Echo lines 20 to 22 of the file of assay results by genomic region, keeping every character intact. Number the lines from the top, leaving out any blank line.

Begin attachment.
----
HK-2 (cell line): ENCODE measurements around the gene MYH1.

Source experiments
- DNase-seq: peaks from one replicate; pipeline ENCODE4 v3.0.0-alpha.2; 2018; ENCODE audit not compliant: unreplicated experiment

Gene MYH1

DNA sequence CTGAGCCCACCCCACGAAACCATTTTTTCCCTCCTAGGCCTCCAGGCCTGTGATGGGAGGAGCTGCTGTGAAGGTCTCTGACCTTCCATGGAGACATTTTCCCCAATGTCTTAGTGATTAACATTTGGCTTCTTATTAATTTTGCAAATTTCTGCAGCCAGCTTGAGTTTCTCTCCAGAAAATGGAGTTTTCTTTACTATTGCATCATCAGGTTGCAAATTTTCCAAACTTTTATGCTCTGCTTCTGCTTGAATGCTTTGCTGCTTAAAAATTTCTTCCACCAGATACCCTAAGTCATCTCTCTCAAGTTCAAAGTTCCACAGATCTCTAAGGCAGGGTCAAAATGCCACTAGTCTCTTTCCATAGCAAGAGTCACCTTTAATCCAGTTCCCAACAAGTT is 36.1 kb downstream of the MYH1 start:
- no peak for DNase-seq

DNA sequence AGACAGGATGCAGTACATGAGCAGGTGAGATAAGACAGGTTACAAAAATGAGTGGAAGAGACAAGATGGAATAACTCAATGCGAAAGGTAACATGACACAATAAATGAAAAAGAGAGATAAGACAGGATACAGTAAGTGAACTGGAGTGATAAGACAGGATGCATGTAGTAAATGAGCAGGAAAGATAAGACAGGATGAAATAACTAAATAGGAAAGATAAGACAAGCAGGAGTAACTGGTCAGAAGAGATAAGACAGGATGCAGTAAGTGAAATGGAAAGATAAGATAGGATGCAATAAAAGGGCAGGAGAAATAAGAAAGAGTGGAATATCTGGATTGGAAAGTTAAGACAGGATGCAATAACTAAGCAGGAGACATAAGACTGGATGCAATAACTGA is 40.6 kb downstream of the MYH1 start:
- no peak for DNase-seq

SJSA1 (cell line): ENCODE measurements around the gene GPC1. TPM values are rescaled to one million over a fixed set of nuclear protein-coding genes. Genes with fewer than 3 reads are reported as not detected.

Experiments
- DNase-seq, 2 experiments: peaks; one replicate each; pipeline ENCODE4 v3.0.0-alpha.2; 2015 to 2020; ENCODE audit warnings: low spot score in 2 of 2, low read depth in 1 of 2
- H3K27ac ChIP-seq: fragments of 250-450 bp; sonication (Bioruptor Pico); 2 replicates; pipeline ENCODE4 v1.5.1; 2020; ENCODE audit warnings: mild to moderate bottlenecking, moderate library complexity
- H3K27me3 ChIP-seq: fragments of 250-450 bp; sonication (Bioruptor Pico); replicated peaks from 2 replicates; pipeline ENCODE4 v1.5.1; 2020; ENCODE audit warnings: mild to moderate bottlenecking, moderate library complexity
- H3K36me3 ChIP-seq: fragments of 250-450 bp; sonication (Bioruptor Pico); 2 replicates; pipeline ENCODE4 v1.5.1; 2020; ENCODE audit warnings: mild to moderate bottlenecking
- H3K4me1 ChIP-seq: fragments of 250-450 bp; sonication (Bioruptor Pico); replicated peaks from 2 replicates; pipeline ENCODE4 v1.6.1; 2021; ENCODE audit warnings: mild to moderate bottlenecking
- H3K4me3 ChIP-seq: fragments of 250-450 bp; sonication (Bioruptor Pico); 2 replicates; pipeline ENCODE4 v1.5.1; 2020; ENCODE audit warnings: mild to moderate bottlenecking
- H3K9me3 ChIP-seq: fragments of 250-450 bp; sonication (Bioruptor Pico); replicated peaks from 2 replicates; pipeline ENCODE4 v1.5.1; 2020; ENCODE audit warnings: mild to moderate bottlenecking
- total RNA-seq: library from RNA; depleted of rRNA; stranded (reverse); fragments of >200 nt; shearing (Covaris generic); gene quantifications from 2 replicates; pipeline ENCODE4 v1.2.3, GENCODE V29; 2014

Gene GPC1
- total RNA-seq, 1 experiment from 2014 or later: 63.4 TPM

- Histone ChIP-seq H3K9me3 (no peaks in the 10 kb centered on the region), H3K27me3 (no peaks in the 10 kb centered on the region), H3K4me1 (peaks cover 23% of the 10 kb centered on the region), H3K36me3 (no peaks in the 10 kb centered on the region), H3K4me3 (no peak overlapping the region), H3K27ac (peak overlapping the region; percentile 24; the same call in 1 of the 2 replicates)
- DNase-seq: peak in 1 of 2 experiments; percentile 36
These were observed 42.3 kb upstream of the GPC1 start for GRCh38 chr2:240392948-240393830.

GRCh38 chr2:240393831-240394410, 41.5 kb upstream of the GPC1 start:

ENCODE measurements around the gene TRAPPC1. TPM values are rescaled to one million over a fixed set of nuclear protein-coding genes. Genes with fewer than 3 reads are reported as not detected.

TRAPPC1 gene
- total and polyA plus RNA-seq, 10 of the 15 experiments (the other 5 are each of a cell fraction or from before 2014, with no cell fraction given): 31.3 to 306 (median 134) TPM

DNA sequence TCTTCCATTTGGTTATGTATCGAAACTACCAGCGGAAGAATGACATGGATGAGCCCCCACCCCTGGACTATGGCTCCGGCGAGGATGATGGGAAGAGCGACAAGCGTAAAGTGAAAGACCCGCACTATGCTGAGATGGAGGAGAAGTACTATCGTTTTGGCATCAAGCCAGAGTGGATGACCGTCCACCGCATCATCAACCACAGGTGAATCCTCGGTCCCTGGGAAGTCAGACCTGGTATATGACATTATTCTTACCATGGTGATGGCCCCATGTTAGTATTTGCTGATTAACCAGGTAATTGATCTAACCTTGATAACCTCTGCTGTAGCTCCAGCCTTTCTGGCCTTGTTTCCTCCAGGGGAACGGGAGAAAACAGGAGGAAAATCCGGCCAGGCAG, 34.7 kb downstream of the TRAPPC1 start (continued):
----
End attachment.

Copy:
- total RNA-seq, 1 experiment from 2014 or later: 63.4 TPM

- Histone ChIP-seq H3K9me3 (no peaks in the 10 kb centered on the region), H3K27me3 (no peaks in the 10 kb centered on the region), H3K4me1 (peaks cover 23% of the 10 kb centered on the region), H3K36me3 (no peaks in the 10 kb centered on the region), H3K4me3 (no peak overlapping the region), H3K27ac (peak overlapping the region; percentile 24; the same call in 1 of the 2 replicates)
- DNase-seq: peak in 1 of 2 experiments; percentile 36